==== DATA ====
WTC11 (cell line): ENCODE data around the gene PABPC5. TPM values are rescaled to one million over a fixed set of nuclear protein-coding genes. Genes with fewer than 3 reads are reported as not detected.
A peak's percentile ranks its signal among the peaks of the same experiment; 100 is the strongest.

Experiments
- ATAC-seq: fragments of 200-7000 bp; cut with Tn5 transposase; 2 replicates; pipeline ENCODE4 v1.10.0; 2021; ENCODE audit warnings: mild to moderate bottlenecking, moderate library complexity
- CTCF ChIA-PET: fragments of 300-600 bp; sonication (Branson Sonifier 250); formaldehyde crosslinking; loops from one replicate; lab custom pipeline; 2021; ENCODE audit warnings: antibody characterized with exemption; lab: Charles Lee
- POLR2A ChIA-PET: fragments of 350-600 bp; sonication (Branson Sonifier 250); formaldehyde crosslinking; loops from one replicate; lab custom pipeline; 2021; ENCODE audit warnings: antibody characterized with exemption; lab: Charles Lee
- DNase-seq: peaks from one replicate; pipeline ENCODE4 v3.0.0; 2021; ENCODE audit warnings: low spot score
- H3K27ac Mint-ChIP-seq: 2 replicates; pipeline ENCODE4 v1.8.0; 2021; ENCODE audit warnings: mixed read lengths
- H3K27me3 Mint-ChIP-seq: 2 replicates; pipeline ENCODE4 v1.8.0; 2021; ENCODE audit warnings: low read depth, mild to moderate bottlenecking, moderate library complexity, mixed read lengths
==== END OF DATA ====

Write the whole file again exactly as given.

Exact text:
WTC11 (cell line): ENCODE data around the gene PABPC5. TPM values are rescaled to one million over a fixed set of nuclear protein-coding genes. Genes with fewer than 3 reads are reported as not detected.
A peak's percentile ranks its signal among the peaks of the same experiment; 100 is the strongest.

Experiments
- ATAC-seq: fragments of 200-7000 bp; cut with Tn5 transposase; 2 replicates; pipeline ENCODE4 v1.10.0; 2021; ENCODE audit warnings: mild to moderate bottlenecking, moderate library complexity
- CTCF ChIA-PET: fragments of 300-600 bp; sonication (Branson Sonifier 250); formaldehyde crosslinking; loops from one replicate; lab custom pipeline; 2021; ENCODE audit warnings: antibody characterized with exemption; lab: Charles Lee
- POLR2A ChIA-PET: fragments of 350-600 bp; sonication (Branson Sonifier 250); formaldehyde crosslinking; loops from one replicate; lab custom pipeline; 2021; ENCODE audit warnings: antibody characterized with exemption; lab: Charles Lee
- DNase-seq: peaks from one replicate; pipeline ENCODE4 v3.0.0; 2021; ENCODE audit warnings: low spot score
- H3K27ac Mint-ChIP-seq: 2 replicates; pipeline ENCODE4 v1.8.0; 2021; ENCODE audit warnings: mixed read lengths
- H3K27me3 Mint-ChIP-seq: 2 replicates; pipeline ENCODE4 v1.8.0; 2021; ENCODE audit warnings: low read depth, mild to moderate bottlenecking, moderate library complexity, mixed read lengths